The signing of the document in 1215 is the basis for English law. Hear what those conversations may have sounded like.
1215. The Magna Carta.
These are the basis of modern English life as we know it. Barons set out to make King John agree to representation in law making.
That monumental moment was put down on a piece of paper and signed.
But what was that moment really like? Was the John happy to sign or was there arguments on what would make the agreement and what wouldn’t?
It’s hard to imagine the scenarios that played out while simply looking at an 800 year old piece of paper, but on May’s Bank Holiday, this scene came to life at Lincoln Castle.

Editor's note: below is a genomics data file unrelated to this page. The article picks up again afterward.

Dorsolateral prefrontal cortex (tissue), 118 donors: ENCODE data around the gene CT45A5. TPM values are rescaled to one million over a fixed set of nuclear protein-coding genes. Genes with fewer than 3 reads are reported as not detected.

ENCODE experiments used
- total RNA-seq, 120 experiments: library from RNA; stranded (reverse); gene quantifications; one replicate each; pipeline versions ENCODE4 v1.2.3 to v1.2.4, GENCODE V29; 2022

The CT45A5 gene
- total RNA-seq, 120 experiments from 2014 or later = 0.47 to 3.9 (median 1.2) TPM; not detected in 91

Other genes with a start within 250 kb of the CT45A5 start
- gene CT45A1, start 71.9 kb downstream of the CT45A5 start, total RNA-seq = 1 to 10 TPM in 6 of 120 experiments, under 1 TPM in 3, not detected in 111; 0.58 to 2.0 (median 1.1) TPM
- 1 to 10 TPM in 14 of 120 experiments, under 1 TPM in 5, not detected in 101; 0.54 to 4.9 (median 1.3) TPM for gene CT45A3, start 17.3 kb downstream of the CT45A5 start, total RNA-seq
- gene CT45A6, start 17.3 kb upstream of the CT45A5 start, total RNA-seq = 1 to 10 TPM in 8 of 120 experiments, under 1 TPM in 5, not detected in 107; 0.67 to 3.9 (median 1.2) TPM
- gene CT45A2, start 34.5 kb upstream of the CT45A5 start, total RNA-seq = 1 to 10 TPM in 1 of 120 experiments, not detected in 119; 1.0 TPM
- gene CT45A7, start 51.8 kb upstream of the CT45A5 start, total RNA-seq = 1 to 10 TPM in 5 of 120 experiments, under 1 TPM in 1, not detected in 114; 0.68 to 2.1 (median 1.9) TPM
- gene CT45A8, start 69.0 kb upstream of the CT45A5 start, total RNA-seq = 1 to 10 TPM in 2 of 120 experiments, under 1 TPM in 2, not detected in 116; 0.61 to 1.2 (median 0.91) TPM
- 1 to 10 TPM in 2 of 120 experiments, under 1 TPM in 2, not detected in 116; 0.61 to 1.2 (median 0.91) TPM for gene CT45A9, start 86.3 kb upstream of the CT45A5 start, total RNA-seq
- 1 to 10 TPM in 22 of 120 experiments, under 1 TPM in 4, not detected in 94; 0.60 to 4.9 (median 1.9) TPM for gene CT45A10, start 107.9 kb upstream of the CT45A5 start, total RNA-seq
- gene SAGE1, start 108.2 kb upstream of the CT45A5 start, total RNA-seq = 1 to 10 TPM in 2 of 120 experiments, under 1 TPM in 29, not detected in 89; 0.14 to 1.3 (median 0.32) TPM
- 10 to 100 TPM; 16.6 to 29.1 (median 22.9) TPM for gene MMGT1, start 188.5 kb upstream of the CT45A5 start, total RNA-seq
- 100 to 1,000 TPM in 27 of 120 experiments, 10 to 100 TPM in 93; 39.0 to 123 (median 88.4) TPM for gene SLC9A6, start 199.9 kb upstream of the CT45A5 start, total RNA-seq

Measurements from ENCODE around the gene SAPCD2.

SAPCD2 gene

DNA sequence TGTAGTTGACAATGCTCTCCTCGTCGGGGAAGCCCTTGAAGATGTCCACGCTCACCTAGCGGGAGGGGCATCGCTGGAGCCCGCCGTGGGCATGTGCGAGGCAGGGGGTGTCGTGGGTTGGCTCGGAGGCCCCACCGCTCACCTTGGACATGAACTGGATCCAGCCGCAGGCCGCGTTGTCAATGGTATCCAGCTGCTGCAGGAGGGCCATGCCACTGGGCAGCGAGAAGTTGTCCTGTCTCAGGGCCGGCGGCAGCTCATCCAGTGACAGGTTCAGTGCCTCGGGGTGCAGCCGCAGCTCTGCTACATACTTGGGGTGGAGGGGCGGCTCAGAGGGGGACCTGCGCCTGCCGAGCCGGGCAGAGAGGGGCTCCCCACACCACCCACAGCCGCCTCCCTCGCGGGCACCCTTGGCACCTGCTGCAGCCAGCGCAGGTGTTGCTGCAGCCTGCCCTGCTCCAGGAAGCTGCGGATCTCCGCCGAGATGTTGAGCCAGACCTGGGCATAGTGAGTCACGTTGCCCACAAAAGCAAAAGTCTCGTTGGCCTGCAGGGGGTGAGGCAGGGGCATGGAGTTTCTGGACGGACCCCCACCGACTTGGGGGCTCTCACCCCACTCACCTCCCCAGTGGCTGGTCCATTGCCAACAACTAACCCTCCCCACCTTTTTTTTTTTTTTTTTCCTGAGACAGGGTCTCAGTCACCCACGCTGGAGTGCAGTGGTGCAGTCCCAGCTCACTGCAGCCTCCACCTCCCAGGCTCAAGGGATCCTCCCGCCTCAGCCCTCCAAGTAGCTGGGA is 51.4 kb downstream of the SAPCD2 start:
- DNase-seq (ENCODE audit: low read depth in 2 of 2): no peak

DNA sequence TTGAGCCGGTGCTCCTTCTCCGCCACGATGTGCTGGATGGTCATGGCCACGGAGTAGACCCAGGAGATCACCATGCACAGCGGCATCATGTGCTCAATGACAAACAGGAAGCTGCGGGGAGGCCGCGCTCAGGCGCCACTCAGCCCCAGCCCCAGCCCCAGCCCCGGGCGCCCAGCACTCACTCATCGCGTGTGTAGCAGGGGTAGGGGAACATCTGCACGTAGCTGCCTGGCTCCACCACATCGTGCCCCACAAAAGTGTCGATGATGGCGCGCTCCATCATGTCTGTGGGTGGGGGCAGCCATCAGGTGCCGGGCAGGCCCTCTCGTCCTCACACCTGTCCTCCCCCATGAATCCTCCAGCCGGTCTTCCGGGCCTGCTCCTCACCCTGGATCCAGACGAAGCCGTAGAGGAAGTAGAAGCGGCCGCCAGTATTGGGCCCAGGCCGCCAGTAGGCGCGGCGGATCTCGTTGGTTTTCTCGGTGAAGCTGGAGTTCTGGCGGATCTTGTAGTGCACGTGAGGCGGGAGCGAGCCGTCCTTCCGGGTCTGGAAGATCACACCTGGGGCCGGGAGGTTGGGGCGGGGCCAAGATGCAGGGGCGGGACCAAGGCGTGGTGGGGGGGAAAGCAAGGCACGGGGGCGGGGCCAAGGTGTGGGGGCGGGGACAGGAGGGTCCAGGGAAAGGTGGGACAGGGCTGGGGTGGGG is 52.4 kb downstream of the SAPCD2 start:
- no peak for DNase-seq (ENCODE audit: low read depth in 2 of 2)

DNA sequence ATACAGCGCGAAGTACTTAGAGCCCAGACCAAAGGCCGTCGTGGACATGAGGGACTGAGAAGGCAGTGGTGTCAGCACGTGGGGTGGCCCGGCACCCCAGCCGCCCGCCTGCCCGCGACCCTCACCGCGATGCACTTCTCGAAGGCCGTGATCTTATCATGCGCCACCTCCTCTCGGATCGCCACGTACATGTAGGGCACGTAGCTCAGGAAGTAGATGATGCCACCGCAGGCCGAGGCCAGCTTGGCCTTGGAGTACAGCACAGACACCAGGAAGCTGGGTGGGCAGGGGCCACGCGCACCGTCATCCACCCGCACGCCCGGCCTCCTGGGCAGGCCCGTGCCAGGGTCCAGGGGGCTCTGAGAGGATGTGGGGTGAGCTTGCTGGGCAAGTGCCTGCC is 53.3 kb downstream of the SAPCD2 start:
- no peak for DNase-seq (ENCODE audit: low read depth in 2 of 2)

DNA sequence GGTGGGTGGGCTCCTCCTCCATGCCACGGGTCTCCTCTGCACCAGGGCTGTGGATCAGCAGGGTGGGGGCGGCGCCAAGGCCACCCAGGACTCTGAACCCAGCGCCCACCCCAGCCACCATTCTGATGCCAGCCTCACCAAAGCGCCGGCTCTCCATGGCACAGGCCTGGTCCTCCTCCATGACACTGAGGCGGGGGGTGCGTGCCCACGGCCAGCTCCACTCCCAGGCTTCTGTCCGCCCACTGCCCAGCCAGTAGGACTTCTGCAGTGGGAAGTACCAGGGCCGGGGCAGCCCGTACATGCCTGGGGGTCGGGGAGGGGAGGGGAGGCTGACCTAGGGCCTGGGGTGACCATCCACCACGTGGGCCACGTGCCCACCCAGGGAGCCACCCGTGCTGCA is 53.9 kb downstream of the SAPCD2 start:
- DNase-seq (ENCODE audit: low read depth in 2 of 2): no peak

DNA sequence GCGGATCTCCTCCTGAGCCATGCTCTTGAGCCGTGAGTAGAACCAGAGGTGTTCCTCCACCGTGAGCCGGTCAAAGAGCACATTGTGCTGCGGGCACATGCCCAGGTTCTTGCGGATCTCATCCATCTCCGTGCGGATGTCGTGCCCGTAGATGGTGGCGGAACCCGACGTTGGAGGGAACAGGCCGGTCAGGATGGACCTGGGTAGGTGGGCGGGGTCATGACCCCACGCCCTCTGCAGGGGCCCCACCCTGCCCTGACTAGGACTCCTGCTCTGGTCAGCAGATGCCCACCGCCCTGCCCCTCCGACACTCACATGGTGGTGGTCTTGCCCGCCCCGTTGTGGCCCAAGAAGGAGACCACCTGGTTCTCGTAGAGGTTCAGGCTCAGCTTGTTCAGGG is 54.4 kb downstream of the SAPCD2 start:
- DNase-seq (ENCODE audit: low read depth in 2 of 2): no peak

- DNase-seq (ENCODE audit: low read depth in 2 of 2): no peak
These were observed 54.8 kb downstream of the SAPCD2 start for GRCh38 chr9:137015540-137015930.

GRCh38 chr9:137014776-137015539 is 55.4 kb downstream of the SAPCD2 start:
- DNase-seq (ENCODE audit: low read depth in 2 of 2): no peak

(Listen to what the day sounded like and the reactions of the crowd)
Dozens of actors portrayed nobility, knights, and others from 1215, playing out what the scene and conversations may have sounded like during the crafting of the Magna Carta.
One of the remaining four original copies of the document is now on display at the castle, marking the 800th anniversary of the agreement.
It is the original copy that was meant to be displayed in Lincoln. That is identifiable but the marking of “Lindum” on the manuscript.